Estimate price movement due to order or trade
returns the market impact cost for stocks using the
Kissell Research Group (KRG) transaction cost analysis object
mi = marketImpact(
k and trade
Estimates Market-Impact Costs
Retrieve the market impact data from the KRG FTP site. Connect to the FTP site using the
ftp function with a user name and password. Navigate to the
MI_Parameters folder and retrieve the market impact data in the
the encrypted market impact date, code, and parameters.
f = ftp('ftp.kissellresearch.com','username','pwd'); mget(f,'MI_Encrypted_Parameters.csv'); miData = readtable('MI_Encrypted_Parameters.csv','delimiter', ... ',','ReadRowNames',false,'ReadVariableNames',true);
Create a Kissell Research Group transaction cost analysis object
k = krg(miData);
Load the example data from the file
which is included with the Datafeed Toolbox™.
TradeData appears in the MATLAB® workspace.
TradeData contains these variables:
Number of shares
Average daily volume
Percentage of volume
For a description of the example data, see Kissell Research Group Data Sets.
Estimates market-impact cost
mi for each stock using the Kissell
Research Group transaction cost analysis object
k. Display the first three
mi = marketImpact(k,TradeData); mi(1:3)
ans = 0.51 96.86 10.72
Market-impact costs display in basis points.
mi — Market-impact cost
Market-impact cost, returned as a vector. The vector values
correspond to the market-impact costs in basis points for each stock
Market impact (MI) estimates the price movement in a stock caused by a particular trade or order.
Market-impact cost always causes adverse price movement. Buy orders push the stock price higher and sell orders push the stock price lower. Market-impact cost occurs for two reasons: liquidity demands of the traders or investor and the information content of the order. The liquidity demand of a buy order requires the buyer to provide the market a premium to attract additional sells into the market. The liquidity demand of a sell order causes the seller to offer the stock at a discount to attract additional buys into the market. The information content of the trade typically signals to the market that the stock is under- or overvalued. Buy orders tend to signal to the market that the stock is undervalued thus causing an increase in price to correct for the mispricing. Sell orders tend to signal to the market that the stock is overvalued thus causing a decrease in price to correct for the mispricing. Market-impact cost depends on order size, volatility, company characteristics, and prevailing market conditions over the trading horizon such as liquidity and intraday trading patterns.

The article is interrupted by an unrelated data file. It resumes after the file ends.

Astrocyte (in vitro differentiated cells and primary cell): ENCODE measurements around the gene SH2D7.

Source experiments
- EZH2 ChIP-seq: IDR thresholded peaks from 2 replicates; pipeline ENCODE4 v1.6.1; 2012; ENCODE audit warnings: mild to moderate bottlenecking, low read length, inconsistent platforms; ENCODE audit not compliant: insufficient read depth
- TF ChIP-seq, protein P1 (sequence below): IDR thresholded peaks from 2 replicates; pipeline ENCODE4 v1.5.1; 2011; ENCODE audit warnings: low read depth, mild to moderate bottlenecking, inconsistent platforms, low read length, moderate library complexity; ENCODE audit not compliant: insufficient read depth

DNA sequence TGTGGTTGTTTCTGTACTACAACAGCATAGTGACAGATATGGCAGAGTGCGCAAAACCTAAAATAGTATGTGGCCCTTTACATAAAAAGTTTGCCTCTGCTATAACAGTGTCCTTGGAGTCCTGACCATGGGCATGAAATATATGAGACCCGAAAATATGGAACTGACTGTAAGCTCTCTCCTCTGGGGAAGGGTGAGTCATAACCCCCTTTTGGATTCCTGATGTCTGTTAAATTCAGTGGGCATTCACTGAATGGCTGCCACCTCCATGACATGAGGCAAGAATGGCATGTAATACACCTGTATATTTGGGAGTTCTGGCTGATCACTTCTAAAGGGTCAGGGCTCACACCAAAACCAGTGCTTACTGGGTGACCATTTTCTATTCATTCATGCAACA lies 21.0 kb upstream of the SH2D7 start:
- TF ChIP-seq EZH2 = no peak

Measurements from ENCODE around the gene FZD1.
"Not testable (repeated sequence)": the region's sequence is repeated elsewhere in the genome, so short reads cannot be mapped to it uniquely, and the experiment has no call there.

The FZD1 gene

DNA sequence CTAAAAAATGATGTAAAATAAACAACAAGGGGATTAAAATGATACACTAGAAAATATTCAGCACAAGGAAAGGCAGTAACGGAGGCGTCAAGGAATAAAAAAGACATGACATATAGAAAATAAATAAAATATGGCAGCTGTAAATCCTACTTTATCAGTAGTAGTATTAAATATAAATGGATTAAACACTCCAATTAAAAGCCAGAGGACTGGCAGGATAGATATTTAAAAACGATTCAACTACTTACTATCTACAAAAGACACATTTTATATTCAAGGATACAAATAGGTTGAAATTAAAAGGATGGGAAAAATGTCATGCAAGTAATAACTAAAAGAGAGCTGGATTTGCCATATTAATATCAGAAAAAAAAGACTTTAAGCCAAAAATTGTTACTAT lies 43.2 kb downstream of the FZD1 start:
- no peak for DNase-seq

MI for an order that executes instantaneously is equal to the
I-Star trading cost model (I-Star). For details about I-Star, see
iStar. When MI equals I-Star, the trading
costs are high and prices move adversely. Therefore, investors trade
passively to reduce their cost. Thus, they slice the order and trade
over time such as minutes, hours, or possibly days.
the trade strategy of the investors into the cost calculation.
The MI model is
is I-Star. POV is the percentage of market volume, or participation fraction, of the order. and are the model parameters.
Percentage of volume rate shape
Percentage of temporary market impact. Temporary impact is dependent upon the trading strategy. Temporary impact occurs because of the liquidity demands of the investor.
Percentage of permanent market impact. Permanent impact is the unavoidable impact cost. The order does not control the permanent impact. Permanent impact occurs because of the information content of the trade.
For details about the formula and calculations, contact the Kissell Research Group.
 Kissell, Robert. “A Practical Framework for Transaction Cost Analysis.” Journal of Trading. Vol. 3, Number 2, Summer 2008, pp. 29–37.
 Kissell, Robert. “Algorithmic Trading Strategies.” Ph.D. Thesis. Fordham University, May 2006.
 Kissell, Robert. “Creating Dynamic Pre-Trade Models: Beyond the Black Box.” Journal of Trading. Vol. 6, Number 4, Fall 2011, pp. 8–15.
 Kissell, Robert. “TCA in the Investment Process: An Overview.” Journal of Index Investing. Vol. 2, Number 1, Summer 2011, pp. 60–64.
 Kissell, Robert. The Science of Algorithmic Trading and Portfolio Management. Cambridge, MA: Elsevier/Academic Press, 2013.
 Kissell, Robert, and Morton Glantz. Optimal Trading Strategies. New York, NY: AMACOM, Inc., 2003.
Introduced in R2016a